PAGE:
Besides the nice pat on the back I can give myself, this revelation actually injects a plot into the clip show, something that genre distinctly lacks. Though Community is not the only show to create a meta-commentary on the practice, I would argue that they are the most deft example in a very long time, perhaps since The Simpsons last employed one of these episodes. When Community blends its penchant for pop-culture gags, zany exploits, comedic characters with depth, and genre commentary, it works like the first two seasons of Family Guy, the episodes that had DVD audiences clamor for more of the show, before those gags got self-indulgent.
The clip show allows Community to comment on the dark direction the year has taken, but also to send it up with flashbacks to more ridiculous scenarios, like a trip to a ghost town, a steam train, a camping trip, painting Shirley’s nursery, which all end in the group fighting and threatening to break up, but we know none of that will happen, the characters (and the writers) won’t let it, but they tie everything up in a great bow that leads to a supremely satisfying conclusion for every way the show has advanced over the course of the season, and complete the subtly overarching plot with Jeff and Britta in a way that surpasses the way the first season ended with their romantic cliffhanger.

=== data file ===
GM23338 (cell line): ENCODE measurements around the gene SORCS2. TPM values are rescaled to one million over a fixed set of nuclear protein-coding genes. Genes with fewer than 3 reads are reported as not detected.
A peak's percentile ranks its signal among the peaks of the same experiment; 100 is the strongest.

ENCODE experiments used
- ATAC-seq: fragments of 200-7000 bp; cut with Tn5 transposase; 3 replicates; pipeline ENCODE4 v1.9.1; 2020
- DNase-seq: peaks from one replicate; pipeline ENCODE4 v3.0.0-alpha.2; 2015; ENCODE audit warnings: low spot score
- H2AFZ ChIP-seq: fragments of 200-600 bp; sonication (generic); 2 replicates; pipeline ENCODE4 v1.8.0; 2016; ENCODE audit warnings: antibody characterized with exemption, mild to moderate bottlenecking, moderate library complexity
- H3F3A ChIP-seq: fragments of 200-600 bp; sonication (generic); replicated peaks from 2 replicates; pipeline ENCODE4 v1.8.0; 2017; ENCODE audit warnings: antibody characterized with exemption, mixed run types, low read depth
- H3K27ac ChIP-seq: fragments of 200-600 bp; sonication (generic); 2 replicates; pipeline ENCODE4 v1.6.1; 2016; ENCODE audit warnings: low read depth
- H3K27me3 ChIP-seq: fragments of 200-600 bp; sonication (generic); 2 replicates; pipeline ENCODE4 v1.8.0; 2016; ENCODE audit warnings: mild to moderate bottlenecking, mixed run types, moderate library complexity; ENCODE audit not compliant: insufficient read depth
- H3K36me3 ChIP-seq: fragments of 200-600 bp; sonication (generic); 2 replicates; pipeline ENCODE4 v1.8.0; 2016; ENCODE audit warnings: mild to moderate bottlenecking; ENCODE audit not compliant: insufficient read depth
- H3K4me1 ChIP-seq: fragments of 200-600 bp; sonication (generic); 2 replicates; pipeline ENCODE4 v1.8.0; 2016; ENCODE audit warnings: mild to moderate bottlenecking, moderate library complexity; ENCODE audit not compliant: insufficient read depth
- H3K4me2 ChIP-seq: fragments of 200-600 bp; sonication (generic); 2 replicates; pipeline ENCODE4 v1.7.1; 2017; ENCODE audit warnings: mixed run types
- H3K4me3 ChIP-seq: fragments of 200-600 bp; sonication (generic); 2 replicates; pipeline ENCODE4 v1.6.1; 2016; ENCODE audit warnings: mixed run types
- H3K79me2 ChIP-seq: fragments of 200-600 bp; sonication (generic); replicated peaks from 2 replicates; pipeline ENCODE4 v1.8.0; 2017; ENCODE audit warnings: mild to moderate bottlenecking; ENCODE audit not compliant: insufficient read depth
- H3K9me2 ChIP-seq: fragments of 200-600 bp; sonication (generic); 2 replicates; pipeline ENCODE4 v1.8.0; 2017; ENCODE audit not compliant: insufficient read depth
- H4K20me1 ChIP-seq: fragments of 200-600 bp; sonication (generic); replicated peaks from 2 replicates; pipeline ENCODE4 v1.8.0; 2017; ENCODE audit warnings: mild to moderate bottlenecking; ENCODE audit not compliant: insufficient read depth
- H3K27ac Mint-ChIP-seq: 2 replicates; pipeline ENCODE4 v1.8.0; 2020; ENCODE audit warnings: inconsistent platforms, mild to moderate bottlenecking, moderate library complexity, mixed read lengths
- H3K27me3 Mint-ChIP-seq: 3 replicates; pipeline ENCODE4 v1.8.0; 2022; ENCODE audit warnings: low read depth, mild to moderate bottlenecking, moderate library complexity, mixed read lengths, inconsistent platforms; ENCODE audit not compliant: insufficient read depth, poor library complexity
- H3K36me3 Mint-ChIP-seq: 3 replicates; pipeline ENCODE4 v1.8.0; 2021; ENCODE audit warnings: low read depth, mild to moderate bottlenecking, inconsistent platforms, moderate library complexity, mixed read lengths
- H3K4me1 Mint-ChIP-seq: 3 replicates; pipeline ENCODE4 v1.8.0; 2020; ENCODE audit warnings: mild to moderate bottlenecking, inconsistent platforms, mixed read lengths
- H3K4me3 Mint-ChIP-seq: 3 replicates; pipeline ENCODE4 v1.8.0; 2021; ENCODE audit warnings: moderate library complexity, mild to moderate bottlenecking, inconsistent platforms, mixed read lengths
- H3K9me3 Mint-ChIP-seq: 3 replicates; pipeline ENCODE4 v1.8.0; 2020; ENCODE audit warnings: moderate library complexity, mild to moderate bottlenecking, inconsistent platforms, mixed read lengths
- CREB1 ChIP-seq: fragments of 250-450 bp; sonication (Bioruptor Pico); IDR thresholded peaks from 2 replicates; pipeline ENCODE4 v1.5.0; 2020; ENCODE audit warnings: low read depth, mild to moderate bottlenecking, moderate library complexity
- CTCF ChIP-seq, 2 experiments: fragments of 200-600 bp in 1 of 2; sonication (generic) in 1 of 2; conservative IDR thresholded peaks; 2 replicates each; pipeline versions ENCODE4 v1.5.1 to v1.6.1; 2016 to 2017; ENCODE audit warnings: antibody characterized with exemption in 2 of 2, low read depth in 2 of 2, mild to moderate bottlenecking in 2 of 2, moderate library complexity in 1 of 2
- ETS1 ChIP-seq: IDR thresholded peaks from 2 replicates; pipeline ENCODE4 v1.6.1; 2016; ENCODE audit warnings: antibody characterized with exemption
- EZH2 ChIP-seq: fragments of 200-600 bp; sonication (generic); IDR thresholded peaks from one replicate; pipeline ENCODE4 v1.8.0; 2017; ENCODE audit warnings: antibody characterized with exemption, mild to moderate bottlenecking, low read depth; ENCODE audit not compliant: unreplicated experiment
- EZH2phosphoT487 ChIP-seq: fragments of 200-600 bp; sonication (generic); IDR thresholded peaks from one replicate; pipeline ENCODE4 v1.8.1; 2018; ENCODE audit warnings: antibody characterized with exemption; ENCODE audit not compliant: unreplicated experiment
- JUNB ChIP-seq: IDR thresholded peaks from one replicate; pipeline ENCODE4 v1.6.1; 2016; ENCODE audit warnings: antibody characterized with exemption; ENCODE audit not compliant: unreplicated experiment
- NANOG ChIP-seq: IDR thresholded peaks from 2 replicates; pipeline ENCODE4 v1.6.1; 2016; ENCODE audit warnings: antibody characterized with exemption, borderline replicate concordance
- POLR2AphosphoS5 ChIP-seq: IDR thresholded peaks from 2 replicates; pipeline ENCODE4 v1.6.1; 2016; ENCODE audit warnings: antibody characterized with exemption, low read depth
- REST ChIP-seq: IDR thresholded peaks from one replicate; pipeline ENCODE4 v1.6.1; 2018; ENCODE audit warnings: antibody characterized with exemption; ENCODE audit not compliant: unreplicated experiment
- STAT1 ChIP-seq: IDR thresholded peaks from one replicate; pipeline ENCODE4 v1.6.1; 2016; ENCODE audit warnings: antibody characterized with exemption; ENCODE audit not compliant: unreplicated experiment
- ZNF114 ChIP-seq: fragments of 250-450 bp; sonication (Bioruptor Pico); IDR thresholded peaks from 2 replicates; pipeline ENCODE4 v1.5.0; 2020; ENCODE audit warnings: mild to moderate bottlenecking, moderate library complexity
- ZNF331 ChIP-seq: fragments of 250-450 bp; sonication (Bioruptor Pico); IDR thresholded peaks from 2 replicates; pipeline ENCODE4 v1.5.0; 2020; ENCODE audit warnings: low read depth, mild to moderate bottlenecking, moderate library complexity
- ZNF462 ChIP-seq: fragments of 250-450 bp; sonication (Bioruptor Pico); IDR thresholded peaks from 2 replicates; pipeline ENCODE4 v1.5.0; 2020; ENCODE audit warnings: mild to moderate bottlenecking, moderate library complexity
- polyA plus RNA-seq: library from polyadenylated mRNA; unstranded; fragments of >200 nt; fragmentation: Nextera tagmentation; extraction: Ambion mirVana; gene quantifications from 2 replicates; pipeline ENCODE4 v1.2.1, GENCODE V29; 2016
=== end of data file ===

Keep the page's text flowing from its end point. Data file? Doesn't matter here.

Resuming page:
The emotional roller coaster this season has taken seems like it was all building to this, and indeed if that claymation scene was done during the production of the Christmas episode last fall, an emotional payoff of this magnitude was expertly planned. Even still, that astute narrative construction doesn’t give enough credit to just how damn funny this episode was, with jokes flying fast and furious all over every scene, no matter how small, from pop culture gags to visual gags, to two great jokes layered on different levels: one in which Troy screams to bring every study group fight to a silent finish, and the other that references Jeff Winger’s constant speeches to rally the group out of whatever sensational situation they find themselves involved in. “Paradigms of Human Memory” showcases a combination of every element that makes a great episode of Community, and with the recent news that the show has been officially renewed for a third season, things are only looking up from here.